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We need more athletes like Shin

Mar 21,2018
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The 36 Korean athletes who participated in the PyeongChang Paralympics, which ended on Sunday, created scenes just as impressive as those at the Olympic Games.

Shin Eui-hyun, who lost his legs in a traffic accident 12 years ago, won Korea’s first-ever Paralympic gold medal, and the Korean ice hockey team won a bronze medal. Korea finished the Paralympics in 16th place, its best-ever ranking, with one gold and two bronze medals.

The Paralympics garnered unprecedented national attention. The hockey games drew an average of 5,000 spectators, and the 35,000 seats at the opening and closing ceremonies sold out. Koreans signed a Blue House petition requesting that the Paralympic games be covered live. The Korean Paralympic Committee Chairman Lee Myung-ho said he hopes that people with impairments get courage from watching the athletes and that he hopes others can develop a deeper understanding of people with impairments.

With the successful hosting of the Paralympics, are sports for the impaired going in the right direction? It’s hard to say. Just like Olympians, the medalists are elite athletes. Shin is a member of the Nordic ski team for Changsung Construction and Engineering, while 13 of the 17 ice hockey team members play for the Gangwon Provincial Office. They won medals because they could focus on training.

For para-sports to be competitive, daily sports and physical activities need to be emphasized. Currently, only 20 percent of people with impairments participate in sports and physical activities compared to 60 percent of able-bodied people. As sports are not widely promoted, it is difficult to get young athletes into the sports. For instance, 38.9 percent, or 14, of the athletes representing Korea in the Paralympics were between 40 and 60.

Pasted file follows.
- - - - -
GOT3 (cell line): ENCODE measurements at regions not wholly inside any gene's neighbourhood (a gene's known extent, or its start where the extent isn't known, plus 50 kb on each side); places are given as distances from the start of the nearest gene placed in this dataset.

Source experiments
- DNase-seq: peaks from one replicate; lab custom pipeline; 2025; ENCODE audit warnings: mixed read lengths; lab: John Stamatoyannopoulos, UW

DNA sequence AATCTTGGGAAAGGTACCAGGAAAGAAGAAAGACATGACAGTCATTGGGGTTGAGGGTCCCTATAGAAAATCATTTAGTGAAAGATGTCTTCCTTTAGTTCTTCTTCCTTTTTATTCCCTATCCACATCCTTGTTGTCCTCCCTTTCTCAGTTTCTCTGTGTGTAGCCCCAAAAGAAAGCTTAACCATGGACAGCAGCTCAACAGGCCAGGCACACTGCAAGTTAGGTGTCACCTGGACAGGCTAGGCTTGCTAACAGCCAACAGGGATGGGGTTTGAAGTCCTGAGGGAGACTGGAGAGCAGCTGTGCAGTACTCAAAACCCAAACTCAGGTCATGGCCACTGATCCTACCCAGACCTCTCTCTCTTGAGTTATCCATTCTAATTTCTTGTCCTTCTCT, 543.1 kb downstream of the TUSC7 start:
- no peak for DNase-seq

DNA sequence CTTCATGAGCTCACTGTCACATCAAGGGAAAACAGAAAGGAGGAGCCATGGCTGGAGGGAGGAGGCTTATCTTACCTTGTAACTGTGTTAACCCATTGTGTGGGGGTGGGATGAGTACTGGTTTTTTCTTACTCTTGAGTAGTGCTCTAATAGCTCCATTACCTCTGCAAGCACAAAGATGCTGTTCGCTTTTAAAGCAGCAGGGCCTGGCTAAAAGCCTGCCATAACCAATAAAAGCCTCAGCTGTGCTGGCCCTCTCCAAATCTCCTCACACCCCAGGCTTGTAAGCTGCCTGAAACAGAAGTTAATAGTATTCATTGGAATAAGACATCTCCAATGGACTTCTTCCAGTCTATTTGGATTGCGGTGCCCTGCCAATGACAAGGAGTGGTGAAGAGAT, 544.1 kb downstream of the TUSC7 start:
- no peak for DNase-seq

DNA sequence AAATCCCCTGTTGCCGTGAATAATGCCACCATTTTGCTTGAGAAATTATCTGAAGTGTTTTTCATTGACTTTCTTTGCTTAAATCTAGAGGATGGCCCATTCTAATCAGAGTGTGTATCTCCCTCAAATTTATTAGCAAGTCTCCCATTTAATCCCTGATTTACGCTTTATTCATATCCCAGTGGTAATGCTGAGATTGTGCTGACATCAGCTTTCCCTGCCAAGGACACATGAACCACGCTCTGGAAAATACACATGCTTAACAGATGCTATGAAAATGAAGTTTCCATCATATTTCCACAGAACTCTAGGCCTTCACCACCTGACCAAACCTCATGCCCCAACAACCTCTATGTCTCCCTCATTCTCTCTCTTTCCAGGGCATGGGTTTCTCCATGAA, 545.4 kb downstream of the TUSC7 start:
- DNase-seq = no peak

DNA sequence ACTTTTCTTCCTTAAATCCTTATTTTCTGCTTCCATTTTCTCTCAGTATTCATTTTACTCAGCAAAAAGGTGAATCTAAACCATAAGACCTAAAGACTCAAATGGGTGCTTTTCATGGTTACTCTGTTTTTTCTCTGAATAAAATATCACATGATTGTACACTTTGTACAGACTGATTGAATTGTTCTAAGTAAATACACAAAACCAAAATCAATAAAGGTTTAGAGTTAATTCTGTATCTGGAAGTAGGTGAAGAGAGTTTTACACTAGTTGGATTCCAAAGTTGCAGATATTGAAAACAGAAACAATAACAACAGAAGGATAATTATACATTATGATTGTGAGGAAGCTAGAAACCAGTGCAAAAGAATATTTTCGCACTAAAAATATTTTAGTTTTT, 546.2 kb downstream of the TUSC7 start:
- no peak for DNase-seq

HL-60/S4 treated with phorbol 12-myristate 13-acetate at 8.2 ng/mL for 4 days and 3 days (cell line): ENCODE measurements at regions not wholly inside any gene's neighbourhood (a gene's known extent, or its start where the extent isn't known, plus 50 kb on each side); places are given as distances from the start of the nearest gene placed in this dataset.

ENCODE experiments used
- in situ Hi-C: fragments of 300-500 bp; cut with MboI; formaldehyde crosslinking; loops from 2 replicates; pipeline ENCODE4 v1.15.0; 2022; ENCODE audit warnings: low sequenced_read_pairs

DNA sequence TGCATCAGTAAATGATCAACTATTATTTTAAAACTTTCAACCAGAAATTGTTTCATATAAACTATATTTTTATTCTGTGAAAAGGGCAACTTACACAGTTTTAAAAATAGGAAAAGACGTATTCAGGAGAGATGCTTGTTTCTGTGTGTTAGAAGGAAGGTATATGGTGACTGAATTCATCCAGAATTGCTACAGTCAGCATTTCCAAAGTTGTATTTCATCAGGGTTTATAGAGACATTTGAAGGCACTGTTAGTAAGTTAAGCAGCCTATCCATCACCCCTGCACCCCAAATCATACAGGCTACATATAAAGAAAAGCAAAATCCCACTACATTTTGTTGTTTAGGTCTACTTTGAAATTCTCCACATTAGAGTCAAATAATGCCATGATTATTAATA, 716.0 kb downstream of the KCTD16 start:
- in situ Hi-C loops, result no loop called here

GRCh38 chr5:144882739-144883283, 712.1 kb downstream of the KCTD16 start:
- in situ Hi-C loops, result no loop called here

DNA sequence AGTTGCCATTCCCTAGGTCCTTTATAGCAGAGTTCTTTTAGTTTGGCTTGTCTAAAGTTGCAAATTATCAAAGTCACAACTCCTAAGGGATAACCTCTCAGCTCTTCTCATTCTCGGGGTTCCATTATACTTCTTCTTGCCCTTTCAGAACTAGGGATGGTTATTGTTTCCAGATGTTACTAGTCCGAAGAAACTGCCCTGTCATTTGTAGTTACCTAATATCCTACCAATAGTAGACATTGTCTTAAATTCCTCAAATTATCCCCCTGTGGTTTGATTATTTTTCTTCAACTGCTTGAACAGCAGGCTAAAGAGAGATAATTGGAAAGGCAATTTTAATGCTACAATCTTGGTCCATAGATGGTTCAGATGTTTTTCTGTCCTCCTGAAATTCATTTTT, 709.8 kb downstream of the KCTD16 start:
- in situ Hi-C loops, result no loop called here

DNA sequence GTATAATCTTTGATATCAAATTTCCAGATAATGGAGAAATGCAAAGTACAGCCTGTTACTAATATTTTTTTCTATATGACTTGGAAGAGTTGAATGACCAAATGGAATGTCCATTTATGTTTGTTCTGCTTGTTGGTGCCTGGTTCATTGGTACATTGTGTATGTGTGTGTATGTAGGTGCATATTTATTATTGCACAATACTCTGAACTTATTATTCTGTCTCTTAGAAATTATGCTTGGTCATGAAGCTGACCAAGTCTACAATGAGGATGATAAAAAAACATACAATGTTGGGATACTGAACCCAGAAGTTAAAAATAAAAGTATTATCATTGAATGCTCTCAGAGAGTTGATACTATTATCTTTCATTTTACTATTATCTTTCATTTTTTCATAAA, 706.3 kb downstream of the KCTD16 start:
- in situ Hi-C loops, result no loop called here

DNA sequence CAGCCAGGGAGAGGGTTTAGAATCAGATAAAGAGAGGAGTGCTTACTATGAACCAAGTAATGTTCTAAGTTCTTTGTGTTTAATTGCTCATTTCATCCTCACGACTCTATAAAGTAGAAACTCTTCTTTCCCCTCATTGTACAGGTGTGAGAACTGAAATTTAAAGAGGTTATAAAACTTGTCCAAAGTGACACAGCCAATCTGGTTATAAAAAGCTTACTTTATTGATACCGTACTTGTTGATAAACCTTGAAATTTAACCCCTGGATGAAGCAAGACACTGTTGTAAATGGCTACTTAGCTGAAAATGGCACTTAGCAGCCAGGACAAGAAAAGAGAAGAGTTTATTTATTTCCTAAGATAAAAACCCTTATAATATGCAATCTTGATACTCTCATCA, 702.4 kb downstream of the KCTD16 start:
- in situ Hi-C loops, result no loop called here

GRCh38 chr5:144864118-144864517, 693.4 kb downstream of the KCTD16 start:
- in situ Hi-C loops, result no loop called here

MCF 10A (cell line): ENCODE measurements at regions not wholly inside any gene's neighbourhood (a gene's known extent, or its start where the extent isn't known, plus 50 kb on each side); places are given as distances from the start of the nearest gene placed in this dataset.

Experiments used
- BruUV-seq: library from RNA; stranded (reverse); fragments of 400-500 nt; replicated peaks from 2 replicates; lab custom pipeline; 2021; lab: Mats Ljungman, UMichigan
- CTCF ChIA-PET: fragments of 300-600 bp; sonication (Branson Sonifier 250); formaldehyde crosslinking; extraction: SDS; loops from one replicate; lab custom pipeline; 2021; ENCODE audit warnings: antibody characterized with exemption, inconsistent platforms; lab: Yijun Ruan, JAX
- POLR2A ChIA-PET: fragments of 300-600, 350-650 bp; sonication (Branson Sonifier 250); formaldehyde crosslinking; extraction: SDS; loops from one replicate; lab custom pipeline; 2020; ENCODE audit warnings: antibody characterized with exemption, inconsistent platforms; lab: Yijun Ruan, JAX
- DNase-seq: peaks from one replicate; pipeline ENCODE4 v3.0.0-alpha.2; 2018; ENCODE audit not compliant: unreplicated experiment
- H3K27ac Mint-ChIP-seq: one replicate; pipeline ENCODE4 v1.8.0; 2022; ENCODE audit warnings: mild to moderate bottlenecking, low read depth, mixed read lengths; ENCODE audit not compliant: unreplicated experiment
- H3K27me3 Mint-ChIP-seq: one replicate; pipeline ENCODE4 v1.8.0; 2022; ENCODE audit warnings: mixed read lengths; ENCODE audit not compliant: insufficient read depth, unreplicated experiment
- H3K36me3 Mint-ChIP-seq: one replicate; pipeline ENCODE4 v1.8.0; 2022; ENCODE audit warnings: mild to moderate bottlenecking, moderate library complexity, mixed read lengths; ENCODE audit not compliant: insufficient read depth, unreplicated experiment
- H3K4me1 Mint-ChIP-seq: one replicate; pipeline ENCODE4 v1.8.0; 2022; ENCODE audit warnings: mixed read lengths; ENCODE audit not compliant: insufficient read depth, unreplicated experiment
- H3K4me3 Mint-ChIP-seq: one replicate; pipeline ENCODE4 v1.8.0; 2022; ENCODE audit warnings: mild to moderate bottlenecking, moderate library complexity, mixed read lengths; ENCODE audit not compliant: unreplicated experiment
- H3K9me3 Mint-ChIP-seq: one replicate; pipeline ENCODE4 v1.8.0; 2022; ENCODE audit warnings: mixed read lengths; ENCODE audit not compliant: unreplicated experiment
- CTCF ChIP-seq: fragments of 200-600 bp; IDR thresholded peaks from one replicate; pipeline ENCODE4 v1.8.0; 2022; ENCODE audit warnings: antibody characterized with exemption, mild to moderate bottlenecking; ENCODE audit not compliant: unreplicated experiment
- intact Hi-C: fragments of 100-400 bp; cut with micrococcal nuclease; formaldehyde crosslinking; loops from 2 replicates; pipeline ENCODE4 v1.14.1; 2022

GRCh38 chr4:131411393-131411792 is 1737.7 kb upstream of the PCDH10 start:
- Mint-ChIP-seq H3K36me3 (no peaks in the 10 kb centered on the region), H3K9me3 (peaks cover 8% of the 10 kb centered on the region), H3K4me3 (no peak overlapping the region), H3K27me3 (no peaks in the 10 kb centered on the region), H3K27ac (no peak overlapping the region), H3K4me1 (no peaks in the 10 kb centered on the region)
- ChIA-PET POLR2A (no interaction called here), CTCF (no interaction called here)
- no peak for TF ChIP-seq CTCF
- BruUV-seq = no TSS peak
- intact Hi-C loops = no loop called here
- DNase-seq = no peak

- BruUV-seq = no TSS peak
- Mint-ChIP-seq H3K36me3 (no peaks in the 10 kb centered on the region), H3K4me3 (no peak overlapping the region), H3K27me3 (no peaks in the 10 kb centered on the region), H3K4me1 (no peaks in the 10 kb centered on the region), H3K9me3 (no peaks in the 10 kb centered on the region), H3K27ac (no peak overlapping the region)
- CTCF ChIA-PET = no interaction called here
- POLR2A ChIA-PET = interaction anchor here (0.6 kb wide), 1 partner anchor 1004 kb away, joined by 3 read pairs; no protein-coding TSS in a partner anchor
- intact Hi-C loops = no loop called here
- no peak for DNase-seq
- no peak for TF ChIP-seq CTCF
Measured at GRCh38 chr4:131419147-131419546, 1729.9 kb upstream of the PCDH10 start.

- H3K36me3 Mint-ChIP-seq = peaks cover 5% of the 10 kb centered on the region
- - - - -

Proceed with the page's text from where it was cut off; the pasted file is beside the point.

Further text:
Encouraging sports and physical activities among those with impairments has positive effects. In 2007, a Unesco study showed that increasing the participation of people with impairments around the world in sports by 10 percent would save 1.2 trillion won ($1.1 billion).
Participation is low because of a lack of facilities. In the United States, Canada and Japan, public sports facilities are open to people with impairments. But in Korea, it is hard to find accessible facilities other than rehab centers or special schools. Some people are also reluctant to associate with those with impairments.

The solution is simple. Accessible facilities for those with impairments should be expanded, and they should be open to the general population. For example, people without impairments can use the Icheon Training Center, where Paralympic athletes train.

“Team Kim,” the Korean women’s curling team that won a silver medal in the PyeongChang Olympics, trained at the same curling center that the Paralympic team used. The Gwangju Sports Center for the Disabled, which opened in 2015, is not restricted to those with impairments.

The Minister of Culture, Sports and Tourism Do Jong-hwan promised that sports facilities accessible to people with impairments will expand to more cities and districts. If his promise is kept, Korea will eventually have more athletes like Shin Eui-hyun.


JoongAng Ilbo, March 20, Page 29

*The author is a sports news reporter of the JoongAng Ilbo.

KIM HYO-KYUNG